What began as a rider to cover reconstructive surgery in the 1970s has evolved into a perk for teachers wanting “a little work done” at the expense of Buffalo, New York taxpayers.
The school district foots the entire bill and the teachers taking advantage of the rider aren’t on the hook for so much as a co-pay.
But taxpayers are, reports the Buffalo News, and the Board of Education, namely member Christopher Jacobs, isn’t pleased. As Jacobs told the paper in October, the way these costs have skyrocketed “smacks of abuse.”
Though Buffalo’s teachers earn around $52,000 a year, their “plastic surgery tab (nearly $9 million last year) would pay salaries for 100 educators,” wrote Jordan Weissman in the Atlantic. What’s more, the millions spent on these surgeries could have spared layoffs that have hampered the district’s morale.
So why is Buffalo footing these costs?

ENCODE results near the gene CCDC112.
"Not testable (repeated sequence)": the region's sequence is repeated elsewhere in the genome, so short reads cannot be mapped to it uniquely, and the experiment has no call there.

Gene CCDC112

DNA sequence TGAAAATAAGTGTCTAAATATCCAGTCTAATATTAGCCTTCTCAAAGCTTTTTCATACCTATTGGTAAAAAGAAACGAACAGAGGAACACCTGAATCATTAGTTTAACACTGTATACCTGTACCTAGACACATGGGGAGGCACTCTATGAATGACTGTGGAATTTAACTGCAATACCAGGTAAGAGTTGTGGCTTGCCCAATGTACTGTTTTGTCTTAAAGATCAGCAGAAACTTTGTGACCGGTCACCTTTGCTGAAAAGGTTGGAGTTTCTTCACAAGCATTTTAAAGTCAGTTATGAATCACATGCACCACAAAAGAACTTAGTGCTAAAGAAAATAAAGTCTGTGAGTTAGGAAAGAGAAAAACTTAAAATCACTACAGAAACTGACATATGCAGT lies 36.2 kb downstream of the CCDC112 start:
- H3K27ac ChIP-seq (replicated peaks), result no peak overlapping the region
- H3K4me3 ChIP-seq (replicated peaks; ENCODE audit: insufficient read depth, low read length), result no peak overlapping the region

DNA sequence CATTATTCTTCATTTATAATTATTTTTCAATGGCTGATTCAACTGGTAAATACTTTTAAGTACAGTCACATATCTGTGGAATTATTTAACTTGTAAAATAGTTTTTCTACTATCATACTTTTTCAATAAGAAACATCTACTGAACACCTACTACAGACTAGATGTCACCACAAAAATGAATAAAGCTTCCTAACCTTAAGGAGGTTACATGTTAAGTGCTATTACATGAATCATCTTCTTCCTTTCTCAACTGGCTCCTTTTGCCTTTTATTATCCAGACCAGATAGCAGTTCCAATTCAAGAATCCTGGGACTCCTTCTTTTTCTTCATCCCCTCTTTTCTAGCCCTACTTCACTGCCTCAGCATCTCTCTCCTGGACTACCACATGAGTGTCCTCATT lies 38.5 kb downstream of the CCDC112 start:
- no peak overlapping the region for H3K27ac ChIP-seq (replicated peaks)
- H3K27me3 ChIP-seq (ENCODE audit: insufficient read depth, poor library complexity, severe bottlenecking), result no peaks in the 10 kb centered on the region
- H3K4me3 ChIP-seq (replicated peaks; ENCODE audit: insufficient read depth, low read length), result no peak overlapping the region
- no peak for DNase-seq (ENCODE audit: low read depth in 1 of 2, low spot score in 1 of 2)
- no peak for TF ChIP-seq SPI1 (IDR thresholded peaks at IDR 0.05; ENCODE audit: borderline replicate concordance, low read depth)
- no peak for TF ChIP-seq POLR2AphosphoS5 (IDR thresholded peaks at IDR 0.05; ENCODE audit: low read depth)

Part of it has to do with the Triborough Ammendment, a 1982 state law that allows employees working under expired contracts to continue under its terms unless their union negotiates a new agreement with the state, said Weissman.
In the Buffalo teachers’ case, this translates to working under a 2004 contract, with 2.5 per cent yearly salary increases—unheard of in this economy—and little incentive to make any changes.
Said Amber Dixon, the interim superintendent Weissman spoke to: “You get to keep your benefits. You get to keep your cosmetic rider. You get to keep your 2.5% step increase. It makes getting back to the table difficult.”
A near-fatal car crash involving a school employee’s daughter in 1996 also fortified arguments for keeping the rider at a time when the board wanted to do away with it.
For now the rider still stands, despite the board’s pleading with the union to end it in an effort to retain more jobs.
The union waved away the offer last year, reports Buffalo News, though the Buffalo Teachers Federation president Philip Rumore did agree to return to the issue next year when a more “comprehensive agreement” might be on the table.
Sound off: Would doing away with Buffalo’s cosmetic rider help put laid-off teachers back to work?